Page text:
Autism, a neurodevelopmental disorder, is commonly classified by social, communication and behavioral difficulties. The diagnosis covers a wide spectrum of functioning capabilities from severe, non-communicative individuals to high-functioning individuals that may have rigid interests and difficulty in participating normally in social situations. Currently, it is estimated that one in 110 children fall within the autism spectrum, but some potential changes to the diagnosis criteria of autism may change all of that.
The proposed changes will combine all of the various subgroups of autism into one. To receive a diagnosis of autism, a child will have to display more pronounced symptoms, including symptoms of developmental delay. Experts are hoping that the changes will help filter out children that may be receiving an autism diagnosis when, in fact, another condition may be responsible for the social, emotional, sensory or behavioral issues.
Parents of autistic children are wondering, what the changes will mean for their child, especially those that have children on the “high-functioning” end of the spectrum. Tracey Diamond is one of the many concerned parents. Her child, T.J. was diagnosed with autism when he was five-years-old. At 24 months, T.J. suddenly stopped talking.
“He would point to a star and say ‘star.’ He would point to a light and say ‘light,’ and then, everything stopped,” Tracey stated.
Today, T.J. is almost 15. Tracey is concerned that her son, and other autistic children like her son, will fall through the cracks because the proposed changes to autism spectrum disorder will make it more difficult for high-functioning children to achieve an autism diagnosis.
“It’s going to be even harder now to fight for the ones who are borderline,” Tracey stated. “I went to one place and the doctor said to me, ‘You don’t want him to have autism.’ I said I don’t have a choice, if he has autism, I need the diagnosis. We need to get services.” Those services she is talking about will be denied for children that no longer meet the autism spectrum disorder criteria because of the proposed changes.
But experts are saying that the new, restrictive criteria will make things clearer for children who have autism. This could help with insurance payments for services for autistic children, it could help with fueling more medical research for the disorder, and it may help children with autism gain access to better educational and therapeutic programs.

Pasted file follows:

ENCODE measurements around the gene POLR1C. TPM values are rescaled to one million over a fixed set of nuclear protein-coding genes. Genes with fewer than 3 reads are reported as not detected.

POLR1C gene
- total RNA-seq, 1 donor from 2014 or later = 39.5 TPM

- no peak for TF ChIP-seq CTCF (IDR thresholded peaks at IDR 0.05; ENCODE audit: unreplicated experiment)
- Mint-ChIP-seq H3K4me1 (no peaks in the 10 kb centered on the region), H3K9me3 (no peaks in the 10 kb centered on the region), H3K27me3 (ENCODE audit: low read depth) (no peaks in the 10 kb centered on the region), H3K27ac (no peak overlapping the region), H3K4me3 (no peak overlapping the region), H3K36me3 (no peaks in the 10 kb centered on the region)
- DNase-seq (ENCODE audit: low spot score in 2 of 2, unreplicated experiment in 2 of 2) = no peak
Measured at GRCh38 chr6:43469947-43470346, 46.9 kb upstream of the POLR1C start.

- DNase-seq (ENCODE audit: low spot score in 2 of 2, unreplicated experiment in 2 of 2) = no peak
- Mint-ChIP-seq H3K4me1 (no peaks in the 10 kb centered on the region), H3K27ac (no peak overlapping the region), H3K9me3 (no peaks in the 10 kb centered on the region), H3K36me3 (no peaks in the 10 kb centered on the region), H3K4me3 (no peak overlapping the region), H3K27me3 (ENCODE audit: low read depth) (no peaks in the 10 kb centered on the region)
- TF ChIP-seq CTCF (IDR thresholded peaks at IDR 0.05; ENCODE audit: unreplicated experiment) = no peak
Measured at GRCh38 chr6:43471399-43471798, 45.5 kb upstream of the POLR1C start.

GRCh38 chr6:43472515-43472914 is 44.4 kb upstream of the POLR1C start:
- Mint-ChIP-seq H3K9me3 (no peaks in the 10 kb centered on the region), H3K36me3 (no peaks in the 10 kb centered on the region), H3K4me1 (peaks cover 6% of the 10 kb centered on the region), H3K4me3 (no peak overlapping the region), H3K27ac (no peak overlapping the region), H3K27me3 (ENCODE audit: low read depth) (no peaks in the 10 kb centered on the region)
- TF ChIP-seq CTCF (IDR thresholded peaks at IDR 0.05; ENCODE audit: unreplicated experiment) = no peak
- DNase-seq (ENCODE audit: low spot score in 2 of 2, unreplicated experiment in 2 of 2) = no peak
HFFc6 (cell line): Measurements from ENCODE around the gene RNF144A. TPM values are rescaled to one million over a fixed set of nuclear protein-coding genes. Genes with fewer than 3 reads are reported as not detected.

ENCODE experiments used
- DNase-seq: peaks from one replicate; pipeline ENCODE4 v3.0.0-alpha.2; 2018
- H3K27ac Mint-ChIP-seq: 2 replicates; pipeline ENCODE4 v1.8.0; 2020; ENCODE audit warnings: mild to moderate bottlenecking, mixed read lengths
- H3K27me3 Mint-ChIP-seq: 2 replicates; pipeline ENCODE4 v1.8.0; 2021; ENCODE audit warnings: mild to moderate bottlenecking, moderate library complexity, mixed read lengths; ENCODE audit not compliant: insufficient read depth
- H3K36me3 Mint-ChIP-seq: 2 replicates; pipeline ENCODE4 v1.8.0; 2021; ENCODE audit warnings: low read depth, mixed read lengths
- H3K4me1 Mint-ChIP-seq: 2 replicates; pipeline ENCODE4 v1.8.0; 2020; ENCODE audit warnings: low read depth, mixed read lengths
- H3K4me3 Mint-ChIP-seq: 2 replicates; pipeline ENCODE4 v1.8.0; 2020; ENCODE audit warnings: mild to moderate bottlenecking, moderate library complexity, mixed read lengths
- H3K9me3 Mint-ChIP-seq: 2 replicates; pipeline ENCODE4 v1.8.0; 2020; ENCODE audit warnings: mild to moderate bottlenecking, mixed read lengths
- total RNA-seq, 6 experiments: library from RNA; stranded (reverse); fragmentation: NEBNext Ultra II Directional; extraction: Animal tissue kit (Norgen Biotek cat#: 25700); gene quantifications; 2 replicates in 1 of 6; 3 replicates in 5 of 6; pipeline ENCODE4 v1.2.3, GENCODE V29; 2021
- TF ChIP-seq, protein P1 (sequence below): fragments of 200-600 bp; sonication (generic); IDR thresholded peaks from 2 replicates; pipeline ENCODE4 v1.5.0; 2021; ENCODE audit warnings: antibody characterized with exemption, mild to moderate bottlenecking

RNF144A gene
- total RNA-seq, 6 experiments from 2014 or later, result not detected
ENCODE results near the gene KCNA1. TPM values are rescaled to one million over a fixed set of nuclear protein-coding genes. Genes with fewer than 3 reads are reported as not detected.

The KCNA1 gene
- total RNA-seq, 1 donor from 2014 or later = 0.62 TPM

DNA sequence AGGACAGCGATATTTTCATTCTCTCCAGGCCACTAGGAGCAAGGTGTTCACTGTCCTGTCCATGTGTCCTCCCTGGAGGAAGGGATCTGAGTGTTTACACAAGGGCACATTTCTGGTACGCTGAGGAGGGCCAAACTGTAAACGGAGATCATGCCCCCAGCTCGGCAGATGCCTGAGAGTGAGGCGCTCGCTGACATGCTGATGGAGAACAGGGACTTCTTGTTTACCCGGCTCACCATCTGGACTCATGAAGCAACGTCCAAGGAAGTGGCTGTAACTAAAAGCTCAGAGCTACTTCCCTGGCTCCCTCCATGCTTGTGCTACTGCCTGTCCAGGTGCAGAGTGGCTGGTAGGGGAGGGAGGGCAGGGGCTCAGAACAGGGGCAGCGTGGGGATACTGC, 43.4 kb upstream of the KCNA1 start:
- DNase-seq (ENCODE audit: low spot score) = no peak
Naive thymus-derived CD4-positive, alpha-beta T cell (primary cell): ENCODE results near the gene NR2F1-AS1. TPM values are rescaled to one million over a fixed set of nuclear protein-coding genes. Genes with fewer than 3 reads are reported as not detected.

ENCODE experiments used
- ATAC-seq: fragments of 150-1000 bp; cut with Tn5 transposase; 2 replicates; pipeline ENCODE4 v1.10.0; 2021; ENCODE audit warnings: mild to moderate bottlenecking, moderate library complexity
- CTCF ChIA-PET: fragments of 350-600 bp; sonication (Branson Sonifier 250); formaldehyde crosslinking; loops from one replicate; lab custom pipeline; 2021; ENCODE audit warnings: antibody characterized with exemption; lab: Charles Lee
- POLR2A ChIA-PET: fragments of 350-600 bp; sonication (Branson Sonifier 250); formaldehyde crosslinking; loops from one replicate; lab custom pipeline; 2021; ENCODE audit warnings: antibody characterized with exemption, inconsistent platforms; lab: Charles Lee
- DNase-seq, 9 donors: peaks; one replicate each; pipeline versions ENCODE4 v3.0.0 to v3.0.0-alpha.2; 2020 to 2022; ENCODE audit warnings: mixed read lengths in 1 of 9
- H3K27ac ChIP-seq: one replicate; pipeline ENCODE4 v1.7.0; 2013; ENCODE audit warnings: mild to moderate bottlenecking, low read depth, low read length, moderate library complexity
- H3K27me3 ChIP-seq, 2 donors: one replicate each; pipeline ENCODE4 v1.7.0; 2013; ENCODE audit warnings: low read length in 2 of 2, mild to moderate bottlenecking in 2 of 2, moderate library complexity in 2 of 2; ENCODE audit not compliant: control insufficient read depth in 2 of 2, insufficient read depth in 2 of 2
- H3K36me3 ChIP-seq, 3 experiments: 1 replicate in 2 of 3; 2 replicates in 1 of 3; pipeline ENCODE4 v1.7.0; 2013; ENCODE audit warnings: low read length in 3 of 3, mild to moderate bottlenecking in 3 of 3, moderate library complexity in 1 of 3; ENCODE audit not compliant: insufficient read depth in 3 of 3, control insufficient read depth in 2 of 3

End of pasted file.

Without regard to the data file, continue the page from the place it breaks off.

Some experts say that, even though a diagnosis for some higher functioning children may be more difficult to obtain, the support for children on the higher end of the spectrum will not be diminished. Instead, they say that the services for high functioning children will simply be different than they are for the lower functioning children, which, as they claim, is exactly how it should be.
“Rather than changing the name of what it is, there will be more of a focus on symptom severity, so how do they look over time, and I think that will be easier for parents to understand and for professionals to work with,” stated Laura Silverman, a clinical psychologist at Golisano Children’s Hospital.
But Silverman, unlike some experts, is realistic about the fact that there may be some children that lose services because of the new diagnosing criteria.
“There’s always a possibility that you’ll lose programs or you’ll gain programs, but I think that has more to do with the economic or political climate than with the change in diagnosis,” Silverman stated. And when asked, directly, if she felt that some children may lose services, she replied, “without a doubt.”
I can’t claim to be an expert, but I can say that the narrowing of the autism spectrum diagnosis will very likely reduce the number of children receiving a diagnosis of the disorder. And in the face of limited funding, that will be a positive for children that are on the lower end of the spectrum. As a mother of a child that may be and is getting ready to go through testing for high functioning autism, however, I know, personally, that services are still needed for higher functioning children.
I, too, worry what things will look like for my son, who very clearly needs services, after the proposed changes take place. He is unable to and, since he was in Kindergarten, has not attended a full day of school because of overstimulation issues. His Individualized Education Plan lists him as Emotionally Disabled, for which there are no services educationally, psychologically or therapeutically. And so, instead of receiving services that might help him stay in school all day, like other children, he is only allowed to attend half days. His education suffers for it.
Without services, he may never be able to successfully complete a full day of school. For ten years, we have fought to find someone that would listen and help us get full testing to determine why he struggles so much because without a diagnosis, he is simply labeled as a ‘non-compliant, disruptive, behaviorally challenged child.’
I understand, fully, the need for better services for severely autistic children, but like other parents, I wonder, what will it mean for children like my son?
- Changes in Autism Diagnosis May be Linked to ‘Co-Occurring’ Disorders Experts Say
- Study: Researchers Find Intestinal Bacteria Unique to Autistic Children
- Autism – The Importance of an Early Diagnosis